Of course, I began my trek through John Green’s world with the ubiquitous The Fault in Our Stars. How could I not? The cover alone whistles for you to take a look. I hadn’t yet heard of John Green and his tales that giveth and taketh away. The nerve he has, being all perky and funny on The Late Late Show with Craig Ferguson whilst the rest of us are curled into the fetal position, barely able to wrestle the last tissue out of the box.
Looking for Alaska, to be fair, is a completely different story than that of Hazel Grace and Gus; there’s a sense of hopefulness, that the main character, Miles (whose roommate, Chip, nicknames him “Pudge” due to his distinct lack of girth) will remove himself from his life of sameness at home in Florida and step into “the Great Perhaps.” Pudge has been infatuated with learning the last words of famous people. From that, he has decided that he needs his own life of adventure, and thinks he will find that at the prep school in Alabama where his father was educated.
Pudge has a lot of living to catch up on, and Chip (mostly known at the Colonel) and his friends Takumi and Alaska are up for the task. Pranking is taken very seriously at Culver Creek, and Alaska is the queen of pranks. She’s not one to beat around the bush, she smokes like a chimney and she’s cleverly hidden her stash of Strawberry Hill. Before he knows it, Pudge is seriously falling for Alaska, despite her having a boyfriend at another school.
But then a tragedy strikes them all, and they struggle to find an answer, the why. Was it planned? Was it an accident? Was it a “see you later, suckers – I’m outta here?” Maybe there’s no answer to the Great Perhaps.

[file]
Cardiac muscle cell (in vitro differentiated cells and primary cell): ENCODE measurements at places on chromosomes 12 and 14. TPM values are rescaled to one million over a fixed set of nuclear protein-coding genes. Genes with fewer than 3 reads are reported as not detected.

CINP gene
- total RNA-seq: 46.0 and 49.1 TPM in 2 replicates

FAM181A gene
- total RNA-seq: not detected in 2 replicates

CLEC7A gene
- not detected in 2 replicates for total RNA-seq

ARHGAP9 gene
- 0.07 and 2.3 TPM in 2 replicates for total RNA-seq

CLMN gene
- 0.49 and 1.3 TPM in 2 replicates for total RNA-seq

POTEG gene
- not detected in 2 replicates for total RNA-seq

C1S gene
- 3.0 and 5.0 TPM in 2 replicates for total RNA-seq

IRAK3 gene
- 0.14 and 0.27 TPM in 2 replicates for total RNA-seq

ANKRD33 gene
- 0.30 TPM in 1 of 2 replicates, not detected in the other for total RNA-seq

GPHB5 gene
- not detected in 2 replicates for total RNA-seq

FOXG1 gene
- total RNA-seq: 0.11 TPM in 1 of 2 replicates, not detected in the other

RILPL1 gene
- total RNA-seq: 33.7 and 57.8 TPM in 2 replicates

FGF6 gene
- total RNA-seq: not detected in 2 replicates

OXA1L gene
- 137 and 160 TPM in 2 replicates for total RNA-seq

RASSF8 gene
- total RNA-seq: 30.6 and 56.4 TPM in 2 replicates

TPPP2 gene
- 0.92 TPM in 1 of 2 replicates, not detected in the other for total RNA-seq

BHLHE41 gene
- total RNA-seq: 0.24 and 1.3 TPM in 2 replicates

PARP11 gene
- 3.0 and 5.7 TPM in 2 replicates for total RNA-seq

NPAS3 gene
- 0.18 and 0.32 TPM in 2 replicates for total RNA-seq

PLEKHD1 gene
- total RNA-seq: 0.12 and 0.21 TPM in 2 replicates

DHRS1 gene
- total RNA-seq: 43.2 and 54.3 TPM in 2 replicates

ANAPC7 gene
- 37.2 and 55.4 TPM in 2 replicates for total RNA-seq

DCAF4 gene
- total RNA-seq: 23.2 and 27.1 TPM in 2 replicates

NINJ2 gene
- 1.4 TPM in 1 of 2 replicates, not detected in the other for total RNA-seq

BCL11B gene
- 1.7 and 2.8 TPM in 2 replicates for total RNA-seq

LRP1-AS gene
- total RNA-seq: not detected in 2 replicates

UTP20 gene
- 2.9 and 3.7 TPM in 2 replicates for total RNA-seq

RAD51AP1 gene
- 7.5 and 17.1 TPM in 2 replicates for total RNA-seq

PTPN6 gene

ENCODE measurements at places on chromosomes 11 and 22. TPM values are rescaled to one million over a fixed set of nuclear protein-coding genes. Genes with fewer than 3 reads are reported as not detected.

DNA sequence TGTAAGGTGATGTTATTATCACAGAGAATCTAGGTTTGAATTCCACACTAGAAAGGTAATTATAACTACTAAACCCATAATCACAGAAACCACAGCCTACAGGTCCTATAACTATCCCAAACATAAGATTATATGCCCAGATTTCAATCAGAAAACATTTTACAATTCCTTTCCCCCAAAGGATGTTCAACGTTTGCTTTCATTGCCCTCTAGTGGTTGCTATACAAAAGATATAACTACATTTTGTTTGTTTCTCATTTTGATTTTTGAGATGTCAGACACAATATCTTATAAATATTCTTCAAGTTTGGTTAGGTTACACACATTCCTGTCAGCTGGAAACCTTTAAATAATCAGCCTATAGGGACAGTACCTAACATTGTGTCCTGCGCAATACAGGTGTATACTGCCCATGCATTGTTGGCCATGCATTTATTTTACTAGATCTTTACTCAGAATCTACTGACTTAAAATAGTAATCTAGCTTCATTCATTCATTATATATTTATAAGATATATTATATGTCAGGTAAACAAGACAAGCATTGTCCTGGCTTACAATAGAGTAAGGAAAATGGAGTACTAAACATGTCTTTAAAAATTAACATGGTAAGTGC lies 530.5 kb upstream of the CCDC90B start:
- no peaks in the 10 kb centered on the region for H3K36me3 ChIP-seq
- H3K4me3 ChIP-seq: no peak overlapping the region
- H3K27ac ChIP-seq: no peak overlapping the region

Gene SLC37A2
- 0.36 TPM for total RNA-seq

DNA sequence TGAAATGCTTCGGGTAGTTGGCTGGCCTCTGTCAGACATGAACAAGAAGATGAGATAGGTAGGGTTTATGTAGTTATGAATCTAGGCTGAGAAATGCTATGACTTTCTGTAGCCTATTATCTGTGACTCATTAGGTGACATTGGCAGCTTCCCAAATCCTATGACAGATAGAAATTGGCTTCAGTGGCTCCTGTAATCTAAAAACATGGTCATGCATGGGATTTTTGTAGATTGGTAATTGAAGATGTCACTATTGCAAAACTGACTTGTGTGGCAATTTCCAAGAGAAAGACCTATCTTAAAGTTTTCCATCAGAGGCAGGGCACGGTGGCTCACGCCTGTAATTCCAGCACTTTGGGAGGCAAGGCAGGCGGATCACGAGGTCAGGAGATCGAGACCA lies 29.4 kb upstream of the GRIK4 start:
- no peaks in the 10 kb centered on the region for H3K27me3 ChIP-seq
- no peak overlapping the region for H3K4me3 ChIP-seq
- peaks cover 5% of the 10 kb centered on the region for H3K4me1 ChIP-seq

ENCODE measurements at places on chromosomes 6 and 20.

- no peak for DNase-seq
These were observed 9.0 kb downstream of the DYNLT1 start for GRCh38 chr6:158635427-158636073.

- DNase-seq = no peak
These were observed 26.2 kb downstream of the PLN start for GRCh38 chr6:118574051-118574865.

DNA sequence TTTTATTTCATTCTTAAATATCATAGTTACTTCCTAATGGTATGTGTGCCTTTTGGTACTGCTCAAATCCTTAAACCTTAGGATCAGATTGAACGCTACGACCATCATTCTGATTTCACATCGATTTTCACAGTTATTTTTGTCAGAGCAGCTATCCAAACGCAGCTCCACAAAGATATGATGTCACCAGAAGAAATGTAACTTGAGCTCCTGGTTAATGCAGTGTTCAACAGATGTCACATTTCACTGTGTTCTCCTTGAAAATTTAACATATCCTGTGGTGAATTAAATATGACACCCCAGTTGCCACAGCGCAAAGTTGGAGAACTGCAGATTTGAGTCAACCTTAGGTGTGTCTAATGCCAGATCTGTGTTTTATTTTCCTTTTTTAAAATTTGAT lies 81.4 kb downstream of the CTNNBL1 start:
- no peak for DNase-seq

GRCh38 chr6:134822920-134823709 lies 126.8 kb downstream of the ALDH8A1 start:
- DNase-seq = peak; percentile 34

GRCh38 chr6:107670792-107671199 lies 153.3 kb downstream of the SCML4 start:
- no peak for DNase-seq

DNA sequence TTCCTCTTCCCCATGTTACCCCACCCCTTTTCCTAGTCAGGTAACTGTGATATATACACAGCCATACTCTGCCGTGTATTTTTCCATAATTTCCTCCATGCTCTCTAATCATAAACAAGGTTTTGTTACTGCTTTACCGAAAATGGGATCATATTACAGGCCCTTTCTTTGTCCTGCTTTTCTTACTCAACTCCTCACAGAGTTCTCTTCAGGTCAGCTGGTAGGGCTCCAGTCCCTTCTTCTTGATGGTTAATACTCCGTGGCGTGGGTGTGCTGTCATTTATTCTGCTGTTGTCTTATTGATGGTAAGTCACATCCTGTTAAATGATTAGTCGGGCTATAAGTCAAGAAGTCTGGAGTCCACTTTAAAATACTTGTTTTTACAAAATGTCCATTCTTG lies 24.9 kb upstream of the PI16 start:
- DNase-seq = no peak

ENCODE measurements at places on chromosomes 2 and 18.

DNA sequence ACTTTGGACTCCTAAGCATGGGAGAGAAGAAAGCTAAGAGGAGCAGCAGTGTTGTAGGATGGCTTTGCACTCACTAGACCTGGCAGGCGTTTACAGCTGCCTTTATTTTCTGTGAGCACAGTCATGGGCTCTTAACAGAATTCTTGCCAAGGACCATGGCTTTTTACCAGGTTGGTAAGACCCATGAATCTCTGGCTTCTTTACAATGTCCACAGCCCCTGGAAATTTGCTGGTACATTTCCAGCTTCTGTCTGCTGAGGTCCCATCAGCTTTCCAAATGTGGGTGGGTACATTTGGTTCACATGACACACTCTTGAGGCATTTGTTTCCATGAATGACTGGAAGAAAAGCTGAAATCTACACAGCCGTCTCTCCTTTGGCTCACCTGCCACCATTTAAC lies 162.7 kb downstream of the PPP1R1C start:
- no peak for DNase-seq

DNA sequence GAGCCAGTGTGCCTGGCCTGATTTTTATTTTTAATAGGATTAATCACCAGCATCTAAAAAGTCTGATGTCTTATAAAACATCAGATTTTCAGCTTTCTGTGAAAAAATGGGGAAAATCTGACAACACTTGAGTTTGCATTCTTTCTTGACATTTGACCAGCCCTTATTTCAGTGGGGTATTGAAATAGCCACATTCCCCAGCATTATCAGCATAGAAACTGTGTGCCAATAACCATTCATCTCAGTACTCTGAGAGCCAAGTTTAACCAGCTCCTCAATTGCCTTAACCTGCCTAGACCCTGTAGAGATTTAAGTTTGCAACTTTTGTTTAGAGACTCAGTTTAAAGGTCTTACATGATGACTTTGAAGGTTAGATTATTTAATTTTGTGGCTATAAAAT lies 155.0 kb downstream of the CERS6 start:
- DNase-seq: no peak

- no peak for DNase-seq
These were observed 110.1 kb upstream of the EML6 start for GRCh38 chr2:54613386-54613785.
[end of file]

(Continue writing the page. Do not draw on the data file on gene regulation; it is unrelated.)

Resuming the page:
The Bottom Line: There’s a harsh reality to this book, one that you don’t find in a lot of Young Adult literature (or Old Adult, even). These teens are shown in all of their glory, ugliness, bitterness, happiness, joy and puzzlement. They curse, they drink, they laugh, they struggle. There’s a stark honesty here that, if you’re over a certain age, you may have forgotten about. You weren’t all put together neatly at that age, remember? Everything seems to smooth out in our memories – we’re never as horrible or profane or brazen when we look back. Our feelings and hopes are worn as badges, shiny at first, then they dull right before we hide them away.
So enjoy this book in all of its hormonal, fabulous, sad and wonderful candidness and remember when you, too, knew everything and nothing all at once.
Looking for Alaska by John Green was published March 3, 2005 by Dutton Juvenile. Ink and Page picked this book up from the library, so no one had a choice about whether it was reviewed.
Genre: Young Adult Fiction Contemporary Romance
Ages: 13 and up
You Might Want to Know: Underage drinking/drugs, profanity, frank sexual discussions
See my previous reviews of books by John Green:
The Fault In Our Stars